Public Papers - 1989 - November
Statement on Signing the National Defense Authorization Act for Fiscal Years 1990 and 1991
Today I have signed into law H.R. 2461, the ``National Defense Authorization Act for Fiscal Years 1990 and 1991.'' This Act authorizes appropriations for Department of Defense and Department of Energy national security activities, and other programs.
H.R. 2461 authorizes appropriations that provide a national defense sufficient to meet foreseeable threats to the national security during FY 1990. It generally conforms to the Bipartisan Budget Agreement and reflects a substantial number of the Administration's defense priorities, including the termination of lower-priority defense procurement programs.
I have signed this bill notwithstanding the reservations that I have with certain of its provisions. I am particularly concerned about those provisions that derogate from the President's authority under the Constitution to conduct our foreign policy, including negotiations on behalf of the United States. Examples include requirements that I attempt to persuade our NATO partners to increase their active-duty forces in Europe (section 912) and that I seek Japanese agreement to offset in some way U.S. costs of deploying forces to defend Japan (section 913). In addition, sections 815 and 816 seek to impose congressional policy choices upon the President's constitutional discretion to negotiate and implement foreign agreements governing various aspects of defense procurement. While, as a policy matter, I will always endeavor to consult with the Congress on such foreign policy issues, I am obliged, as a constitutional matter, to defend the constitutional authority of the Presidency against efforts to legislate foreign policy. Accordingly, I shall interpret such provisions so as not to constrain the constitutional primacy of the President in that arena.
Several provisions of H.R. 2461 could be read as directing me to disclose the details of foreign policy negotiations, notwithstanding the President's constitutional authority to control such information. Examples include the requirements that I report to the Congress on the status of negotiations with our allies on the Strategic Defense Initiative (section 224), with Japan on the cost of U.S. forces defending Japan (section 913), and with the Philippines on U.S. military installations in the Philippines (section 915). I shall interpret such provisions so as not to impose unconstitutional disclosure requirements upon information relating to negotiations with foreign nations or other privileged information.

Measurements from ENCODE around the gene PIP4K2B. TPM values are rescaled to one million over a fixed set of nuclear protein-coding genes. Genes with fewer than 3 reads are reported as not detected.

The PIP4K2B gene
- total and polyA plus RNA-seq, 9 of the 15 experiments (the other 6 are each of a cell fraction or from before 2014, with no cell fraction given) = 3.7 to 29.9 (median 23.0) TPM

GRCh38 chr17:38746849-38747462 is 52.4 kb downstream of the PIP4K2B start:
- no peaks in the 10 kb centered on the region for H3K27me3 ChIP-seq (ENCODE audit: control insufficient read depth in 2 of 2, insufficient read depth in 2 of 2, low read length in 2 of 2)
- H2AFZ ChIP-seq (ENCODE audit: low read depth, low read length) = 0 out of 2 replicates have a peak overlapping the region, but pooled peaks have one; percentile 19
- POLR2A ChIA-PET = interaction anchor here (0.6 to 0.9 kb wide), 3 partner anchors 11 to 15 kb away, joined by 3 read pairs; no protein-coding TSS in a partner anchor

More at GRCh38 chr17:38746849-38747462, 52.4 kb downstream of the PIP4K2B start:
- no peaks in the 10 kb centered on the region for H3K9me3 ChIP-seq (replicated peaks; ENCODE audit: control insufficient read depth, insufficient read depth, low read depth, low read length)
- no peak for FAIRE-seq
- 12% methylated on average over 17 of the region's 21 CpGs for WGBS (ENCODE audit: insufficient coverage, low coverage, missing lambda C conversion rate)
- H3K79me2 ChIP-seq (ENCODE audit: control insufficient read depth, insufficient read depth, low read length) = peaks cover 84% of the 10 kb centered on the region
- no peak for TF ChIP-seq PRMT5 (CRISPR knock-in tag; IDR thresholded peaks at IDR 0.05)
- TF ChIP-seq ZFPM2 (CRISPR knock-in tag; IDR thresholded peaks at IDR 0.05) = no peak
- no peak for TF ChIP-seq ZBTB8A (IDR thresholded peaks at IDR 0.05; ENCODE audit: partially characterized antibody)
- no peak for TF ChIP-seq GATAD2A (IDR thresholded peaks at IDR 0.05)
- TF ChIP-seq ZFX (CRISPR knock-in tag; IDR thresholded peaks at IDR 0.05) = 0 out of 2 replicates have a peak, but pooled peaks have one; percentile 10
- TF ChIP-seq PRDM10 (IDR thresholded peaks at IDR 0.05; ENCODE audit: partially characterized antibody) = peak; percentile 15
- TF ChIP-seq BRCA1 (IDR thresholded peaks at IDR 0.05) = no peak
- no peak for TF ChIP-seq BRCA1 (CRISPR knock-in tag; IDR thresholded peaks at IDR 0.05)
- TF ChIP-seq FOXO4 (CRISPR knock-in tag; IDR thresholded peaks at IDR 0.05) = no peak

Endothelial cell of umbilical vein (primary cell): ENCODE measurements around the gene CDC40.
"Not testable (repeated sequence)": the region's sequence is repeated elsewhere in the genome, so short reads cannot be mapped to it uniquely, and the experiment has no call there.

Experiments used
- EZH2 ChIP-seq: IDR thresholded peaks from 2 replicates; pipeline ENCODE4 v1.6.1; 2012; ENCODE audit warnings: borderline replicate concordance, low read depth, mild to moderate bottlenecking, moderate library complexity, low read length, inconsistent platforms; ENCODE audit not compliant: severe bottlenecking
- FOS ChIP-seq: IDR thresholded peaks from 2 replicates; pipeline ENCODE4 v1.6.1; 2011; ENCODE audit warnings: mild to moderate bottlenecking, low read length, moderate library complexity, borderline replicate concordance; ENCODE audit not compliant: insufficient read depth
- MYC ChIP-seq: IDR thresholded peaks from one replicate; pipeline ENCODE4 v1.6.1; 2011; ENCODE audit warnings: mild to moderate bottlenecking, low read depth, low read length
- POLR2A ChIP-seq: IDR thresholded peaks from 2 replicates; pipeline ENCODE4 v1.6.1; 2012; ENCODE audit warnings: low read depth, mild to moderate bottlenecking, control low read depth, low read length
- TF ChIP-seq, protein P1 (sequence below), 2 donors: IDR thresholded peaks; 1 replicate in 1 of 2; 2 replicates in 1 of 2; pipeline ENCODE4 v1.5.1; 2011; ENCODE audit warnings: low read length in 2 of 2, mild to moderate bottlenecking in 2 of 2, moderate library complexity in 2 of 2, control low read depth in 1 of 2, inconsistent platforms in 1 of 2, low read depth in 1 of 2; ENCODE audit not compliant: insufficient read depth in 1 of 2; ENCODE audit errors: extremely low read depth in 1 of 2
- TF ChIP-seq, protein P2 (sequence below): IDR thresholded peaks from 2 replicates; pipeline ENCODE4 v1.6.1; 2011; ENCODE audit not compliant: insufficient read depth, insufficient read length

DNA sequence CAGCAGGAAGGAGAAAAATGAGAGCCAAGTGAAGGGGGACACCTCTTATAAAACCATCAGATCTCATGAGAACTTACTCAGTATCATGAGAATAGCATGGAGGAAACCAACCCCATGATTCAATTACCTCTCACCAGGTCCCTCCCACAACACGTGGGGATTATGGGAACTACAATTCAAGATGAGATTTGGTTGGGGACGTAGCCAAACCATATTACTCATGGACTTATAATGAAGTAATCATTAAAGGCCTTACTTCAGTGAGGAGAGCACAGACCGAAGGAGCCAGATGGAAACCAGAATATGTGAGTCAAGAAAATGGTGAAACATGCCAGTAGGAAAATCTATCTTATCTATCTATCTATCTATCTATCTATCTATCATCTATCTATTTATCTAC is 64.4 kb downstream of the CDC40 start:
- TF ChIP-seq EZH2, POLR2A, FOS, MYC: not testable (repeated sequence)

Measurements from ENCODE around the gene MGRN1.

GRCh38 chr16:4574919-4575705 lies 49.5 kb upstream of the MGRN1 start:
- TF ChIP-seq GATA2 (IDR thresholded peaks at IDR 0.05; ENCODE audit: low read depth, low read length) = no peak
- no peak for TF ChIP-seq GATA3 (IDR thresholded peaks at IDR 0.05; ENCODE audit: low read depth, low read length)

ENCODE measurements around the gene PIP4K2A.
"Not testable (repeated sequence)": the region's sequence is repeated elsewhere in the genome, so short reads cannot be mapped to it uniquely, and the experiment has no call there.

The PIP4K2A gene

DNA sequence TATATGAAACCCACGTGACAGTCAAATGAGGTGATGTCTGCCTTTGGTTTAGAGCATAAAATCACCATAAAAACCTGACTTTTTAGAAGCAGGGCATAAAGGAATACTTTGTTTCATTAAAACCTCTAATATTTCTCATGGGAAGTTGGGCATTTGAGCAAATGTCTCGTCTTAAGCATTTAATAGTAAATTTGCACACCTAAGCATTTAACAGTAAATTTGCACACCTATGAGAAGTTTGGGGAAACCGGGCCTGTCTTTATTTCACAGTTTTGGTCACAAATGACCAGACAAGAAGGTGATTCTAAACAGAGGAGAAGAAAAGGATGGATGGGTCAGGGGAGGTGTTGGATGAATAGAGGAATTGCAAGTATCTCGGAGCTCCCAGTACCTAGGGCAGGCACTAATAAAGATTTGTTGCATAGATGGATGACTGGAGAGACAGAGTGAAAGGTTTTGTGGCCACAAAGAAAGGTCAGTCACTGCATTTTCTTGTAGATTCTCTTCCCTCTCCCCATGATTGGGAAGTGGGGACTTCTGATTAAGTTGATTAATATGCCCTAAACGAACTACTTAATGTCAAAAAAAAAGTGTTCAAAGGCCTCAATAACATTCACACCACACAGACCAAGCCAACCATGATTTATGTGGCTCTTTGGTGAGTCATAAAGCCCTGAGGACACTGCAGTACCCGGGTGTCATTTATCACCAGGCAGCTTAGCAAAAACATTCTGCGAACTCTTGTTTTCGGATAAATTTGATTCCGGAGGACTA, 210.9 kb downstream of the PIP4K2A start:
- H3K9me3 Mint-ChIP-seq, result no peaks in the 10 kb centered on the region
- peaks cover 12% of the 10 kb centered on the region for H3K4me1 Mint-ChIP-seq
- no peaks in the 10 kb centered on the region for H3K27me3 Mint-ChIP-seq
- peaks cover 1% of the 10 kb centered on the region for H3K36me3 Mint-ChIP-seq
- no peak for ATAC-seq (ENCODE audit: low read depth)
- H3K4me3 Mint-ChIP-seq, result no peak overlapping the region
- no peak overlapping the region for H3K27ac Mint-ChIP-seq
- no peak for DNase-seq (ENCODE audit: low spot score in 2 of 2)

Several reporting or consultation provisions of H.R. 2461 could be read to encroach upon the President's constitutional authority to protect national security information. For example, section 903 calls for a report on the measures that would be required to verify certain proposed conventional force reductions in Europe, and section 216 calls for a report on our intelligence estimates on future Soviet tank production and operational capacities. I shall interpret provisions like these so as not to impose unconstitutional constraints upon my authority to protect sensitive national security information.
Several provisions of H.R. 2461 could be read as limiting the deployment of military personnel. For example, section 912 would limit the active-duty forces I deploy in Europe; while that section authorizes me to waive its provisions if I determine the waiver is critical to the national security, I do not believe my discretion to deploy military personnel may be subject to such a statutory standard. In addition, section 921 would restrict my ability to relocate to other locations the Defense Department personnel located at an air base in Spain. While I will respect the intent of such provisions as far as possible, I sign this bill with the understanding that they do not constrain my authority to deploy military personnel as necessary to fulfill my constitutional responsibilities as President and Commander in Chief.
Sections 136 and 165(b) give the force of law to portions of a classified annex to the joint statement of managers accompanying the House-Senate conference report on H.R. 2461. However, the classified annex language at issue did not accompany H.R. 2461 when it was presented to me for approval. Under the Constitution, the material terms of legislation must be fixed and available at the time of presentment. Only then does the President have the opportunity to exercise his constitutional prerogatives. Since this is not the case with sections 136 and 165(b), I shall treat them as unenacted and severable from the balance of H.R. 2461.
Finally, I note that H.R. 2461 calls for a multiplicity of reports and studies. Many are quite complex and are required to be submitted within very short periods of time; indeed, at least one is required to have been completed prior to presentment of the bill. While it is easy to require such reports, it must be recognized that their preparation consumes large quantities of precious resources. Accordingly, I call on the Congress to exercise greater restraint in the future.
The White House,
November 29, 1989.
Note: H.R. 2461, approved November 29, was assigned Public Law No. 101 - 189.